By Brian Howard
Picture a devotee of alternative health methods—chiropractic, acupuncture, yoga, and the suchlike—and you'll likely imagine the hippie type with incense burning and a tape of forest sounds playing in the background.
Think again: Alternative health may one day become a misnomer, as more Americans seek care outside of traditional allopathic methods, i.e., drugs and surgery.
Alternative health principles—prevention, natural remedies and treating the whole body rather than individual parts—have existed throughout the world for centuries, yet have only gained a foothold with mainstream health institutions in America in the last 20 years. There may be no better indicator of the mushrooming prominence of alternative health in this country than the fact that employer insurance plans are becoming increasingly receptive to covering alternative methods of care.
According to the International Society of Certified Employee Benefit Specialists, approximately one-fifth of companies offered benefits covering alternative treatments other than chiropractic (which is the most widely accepted form of alternative care, and was covered by 86 percent of employers surveyed). And those numbers were compiled three years ago.
A Wide Swath
The alternative health field is large and multi-faceted, encompassing chiropractic, yoga, homeopathy, herbal remedies, dietary supplements, acupuncture, massage therapy and more.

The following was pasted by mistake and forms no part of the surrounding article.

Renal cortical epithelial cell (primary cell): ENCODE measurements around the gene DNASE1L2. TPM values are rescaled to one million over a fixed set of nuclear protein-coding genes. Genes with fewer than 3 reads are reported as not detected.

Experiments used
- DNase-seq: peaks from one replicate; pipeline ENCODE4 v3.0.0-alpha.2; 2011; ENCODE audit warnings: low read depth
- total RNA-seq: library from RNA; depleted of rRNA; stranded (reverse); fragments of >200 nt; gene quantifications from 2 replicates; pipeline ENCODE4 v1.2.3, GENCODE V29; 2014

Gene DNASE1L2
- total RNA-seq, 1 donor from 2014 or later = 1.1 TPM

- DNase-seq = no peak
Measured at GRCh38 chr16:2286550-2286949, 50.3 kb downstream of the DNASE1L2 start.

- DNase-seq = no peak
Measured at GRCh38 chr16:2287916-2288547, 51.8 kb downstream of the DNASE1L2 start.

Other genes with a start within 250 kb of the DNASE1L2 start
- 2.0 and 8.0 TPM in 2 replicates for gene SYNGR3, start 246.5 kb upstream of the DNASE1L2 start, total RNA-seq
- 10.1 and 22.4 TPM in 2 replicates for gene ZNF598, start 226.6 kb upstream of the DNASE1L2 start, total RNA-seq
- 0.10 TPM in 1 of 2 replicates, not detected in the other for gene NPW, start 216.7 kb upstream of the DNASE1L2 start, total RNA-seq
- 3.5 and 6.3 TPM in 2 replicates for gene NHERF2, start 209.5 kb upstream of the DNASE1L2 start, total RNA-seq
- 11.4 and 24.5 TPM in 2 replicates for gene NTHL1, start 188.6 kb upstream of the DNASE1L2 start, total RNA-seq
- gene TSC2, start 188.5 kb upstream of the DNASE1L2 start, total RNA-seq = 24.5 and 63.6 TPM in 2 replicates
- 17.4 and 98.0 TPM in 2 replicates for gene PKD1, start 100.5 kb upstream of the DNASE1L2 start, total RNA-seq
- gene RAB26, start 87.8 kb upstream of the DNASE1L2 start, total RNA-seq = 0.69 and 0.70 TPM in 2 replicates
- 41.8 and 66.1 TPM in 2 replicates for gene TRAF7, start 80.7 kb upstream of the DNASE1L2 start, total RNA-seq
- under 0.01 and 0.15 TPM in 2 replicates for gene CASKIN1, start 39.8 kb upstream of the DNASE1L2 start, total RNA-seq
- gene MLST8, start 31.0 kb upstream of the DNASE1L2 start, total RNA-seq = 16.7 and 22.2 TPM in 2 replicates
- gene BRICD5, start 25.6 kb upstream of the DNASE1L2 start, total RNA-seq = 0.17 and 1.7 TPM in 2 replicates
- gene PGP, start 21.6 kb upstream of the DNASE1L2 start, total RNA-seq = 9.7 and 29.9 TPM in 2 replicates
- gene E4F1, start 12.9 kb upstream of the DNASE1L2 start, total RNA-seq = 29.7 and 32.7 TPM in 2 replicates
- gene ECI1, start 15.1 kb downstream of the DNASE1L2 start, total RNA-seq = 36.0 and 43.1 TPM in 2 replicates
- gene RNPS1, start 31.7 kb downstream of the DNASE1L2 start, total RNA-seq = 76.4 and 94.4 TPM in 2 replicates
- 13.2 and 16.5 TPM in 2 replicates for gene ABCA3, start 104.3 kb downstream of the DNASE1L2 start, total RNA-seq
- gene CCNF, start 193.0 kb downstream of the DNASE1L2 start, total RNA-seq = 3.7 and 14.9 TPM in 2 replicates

According LOHAS Journal, the "lifestyles of health and sustainability" market—which includes alternative health, as well as environmental, social justice and sustainable living issues—spends in the neighborhood of $230 billion per year on products in this field.
The Web site for the American Holistic Health Association (AHHA) summarizes surveys conducted between 1990 and 2000 to measure the prevalence of what it calls complementary and alternative medicine. All but one of the independently conducted surveys place the alternative health population of the United States somewhere in the 35 percent to 45 percent range.
However, statistics defining the alternative health market are a bit fuzzy, since there's no real consensus on what is and what is not alternative health. Suzan Walter, president of the AHHA, believes that these figures would show more growth if the categories included in the studies were consistent. "For all of these statistics," she says, "you have to ask, 'what were they including?'"